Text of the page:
My name is Veronica Day, I’m a Skeleton athlete and I also happen to work for Adecco with the United States Olympic Committee’s Athlete Career and Education Program. Don’t know what skeleton is? It’s a fast winter sport where athletes travel down a mile-long ice track at speeds exceeding 85 mph. We also do it face-first on a glorified lunch tray.
Adecco backs Olympic athletes.
This fall I purchased a brand new sled for the current skeleton season. I would not have been able to purchase the equipment without the help of Adecco. After working for Adecco for the past 2.5 years, I can say firmly say that this company is 100% behind my goal of becoming part of Team USA and qualifying for the Pyeongchang 2018 Olympic Winter Games.
My employer believes in both me and the Olympic values of excellence, friendship, respect and giving 100% to be your best! Adecco has a long history of helping athletes in the USOC’s Athlete Career and Education Program and now they are helping me by contributing funds to help me purchase this upgraded skeleton sled!
Olympic sleds are like cars.
The building of a sled is complex and my new racing equipment has positively affected my sliding and racing. There are a few variables that dictate how fast you can get down the track and one of them is the quality of equipment that you own. Just like cars, there are varying levels of quality and a lot of it comes down to personal preference and cost.
A few years ago I purchased a sled from a recently retired slider. It wasn’t made for me, but it was a great sled. It was impossible to bend which was a good thing because I was just learning how to slide and still hitting a lot of walls. With the 2018 Olympic Winter Games looming, I knew I needed to upgrade my equipment. I met up with Richard Bromley in Canada and spoke to him about the upgrades he’d make to the most recent version of his sled, the X18.
Now here was the tricky part. How do I raise the funds for a skeleton sled? Sleds can run anywhere from $4000-$12,000. These finely tuned pieces of equipment don’t look like much, but rest assured, underneath that tape and foam padding is an exceptionally engineered piece of racing equipment.
The sled makes the athlete.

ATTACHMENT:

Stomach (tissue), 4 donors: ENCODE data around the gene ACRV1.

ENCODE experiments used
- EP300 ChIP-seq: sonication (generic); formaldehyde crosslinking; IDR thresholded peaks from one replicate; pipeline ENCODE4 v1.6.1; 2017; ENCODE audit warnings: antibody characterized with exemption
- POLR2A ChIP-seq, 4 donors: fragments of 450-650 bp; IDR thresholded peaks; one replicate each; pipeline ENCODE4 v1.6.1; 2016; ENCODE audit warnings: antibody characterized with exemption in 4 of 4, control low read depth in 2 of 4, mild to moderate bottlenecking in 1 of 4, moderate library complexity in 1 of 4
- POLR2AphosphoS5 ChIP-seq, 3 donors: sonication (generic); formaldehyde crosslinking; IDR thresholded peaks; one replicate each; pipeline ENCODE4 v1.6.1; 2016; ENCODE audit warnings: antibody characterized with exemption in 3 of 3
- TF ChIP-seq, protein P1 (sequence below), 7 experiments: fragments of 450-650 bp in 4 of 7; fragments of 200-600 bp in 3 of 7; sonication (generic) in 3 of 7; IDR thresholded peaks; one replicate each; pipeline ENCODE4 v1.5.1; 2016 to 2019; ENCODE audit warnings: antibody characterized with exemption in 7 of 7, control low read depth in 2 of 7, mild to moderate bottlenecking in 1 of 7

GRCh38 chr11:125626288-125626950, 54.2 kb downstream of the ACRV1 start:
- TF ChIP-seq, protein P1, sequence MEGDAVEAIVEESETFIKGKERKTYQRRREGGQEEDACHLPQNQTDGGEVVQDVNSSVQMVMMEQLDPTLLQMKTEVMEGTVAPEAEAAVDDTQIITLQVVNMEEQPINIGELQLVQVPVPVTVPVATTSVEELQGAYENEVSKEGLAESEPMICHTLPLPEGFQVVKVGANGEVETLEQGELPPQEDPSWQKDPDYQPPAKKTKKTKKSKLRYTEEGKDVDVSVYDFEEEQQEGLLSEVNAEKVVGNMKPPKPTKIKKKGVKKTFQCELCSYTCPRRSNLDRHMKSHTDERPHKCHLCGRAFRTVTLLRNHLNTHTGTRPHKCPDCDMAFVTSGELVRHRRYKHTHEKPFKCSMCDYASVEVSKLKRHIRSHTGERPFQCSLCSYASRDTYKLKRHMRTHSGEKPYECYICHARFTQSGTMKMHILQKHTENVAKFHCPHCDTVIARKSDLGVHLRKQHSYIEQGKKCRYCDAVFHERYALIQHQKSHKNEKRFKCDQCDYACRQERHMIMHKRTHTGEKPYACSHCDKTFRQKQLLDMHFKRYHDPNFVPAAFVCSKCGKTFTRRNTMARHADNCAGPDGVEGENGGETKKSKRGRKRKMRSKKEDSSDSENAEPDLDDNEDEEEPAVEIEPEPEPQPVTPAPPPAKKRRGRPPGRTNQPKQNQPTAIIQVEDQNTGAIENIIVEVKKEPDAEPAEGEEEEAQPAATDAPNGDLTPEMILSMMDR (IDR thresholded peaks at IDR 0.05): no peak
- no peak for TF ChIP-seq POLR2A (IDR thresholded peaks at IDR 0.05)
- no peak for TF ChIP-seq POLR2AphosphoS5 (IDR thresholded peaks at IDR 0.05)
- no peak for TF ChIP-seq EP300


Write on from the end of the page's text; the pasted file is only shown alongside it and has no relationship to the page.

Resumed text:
So, how what goes into making a skeleton sled? A lot, actually. Richard Bromley has multiple world class athletes test his equipment before he decides to sell the sleds to the public. Some sleds are welded together, but the one I purchased is machined together by steel that is unbendable. It’s the souped up version of my last sled in every aspect. The biggest thing I immediately noticed about this sled was how much more comfortable I was on it. When you are travelling face first at 85 mph, the last thing you want to be thinking about is how that piece of steel is jabbing your hip uncomfortably. Every saddle needs to be adjusted for each individual’s body.
This means individually moving the top pieces around to fit my torso. It can get pretty complicated and I am glad I had it personally tuned for me by the sled maker. Once the sled it fitted for you, it’s up to the athletes to pad the whole thing. This sounds easy, but it’s actually the worst kind of arts and crafts project. It entails hunting down foam that’s light (and won’t make your sled overweight) and also waterproof (so it won’t absorb the snow). It then means cutting out a few dozen pieces of foam into perfectly shaped pieces to fill in all of the gaps on the interior of the sled. Needless to say, it makes a massive mess.
After it’s all even, you can safely take the sled down the track! I took my first runs of the season in mid October in Lake Placid. This sled is silent compared to any other sled I’ve ever been on. I feel like Aladdin on a magic carpet. I had a personal record in Lake Placid and I’m confident there’s way more in the tank. The season thus far has certainly had its ups and downs, but I most recently placed 3rd in two races in Calgary on the new sled, my highest finishes ever in an international race!
I could not have done it without the help of Adecco. This sled would not have happened and it was certainly the right choice for making strides towards my Olympic endeavors. Thank you Adecco!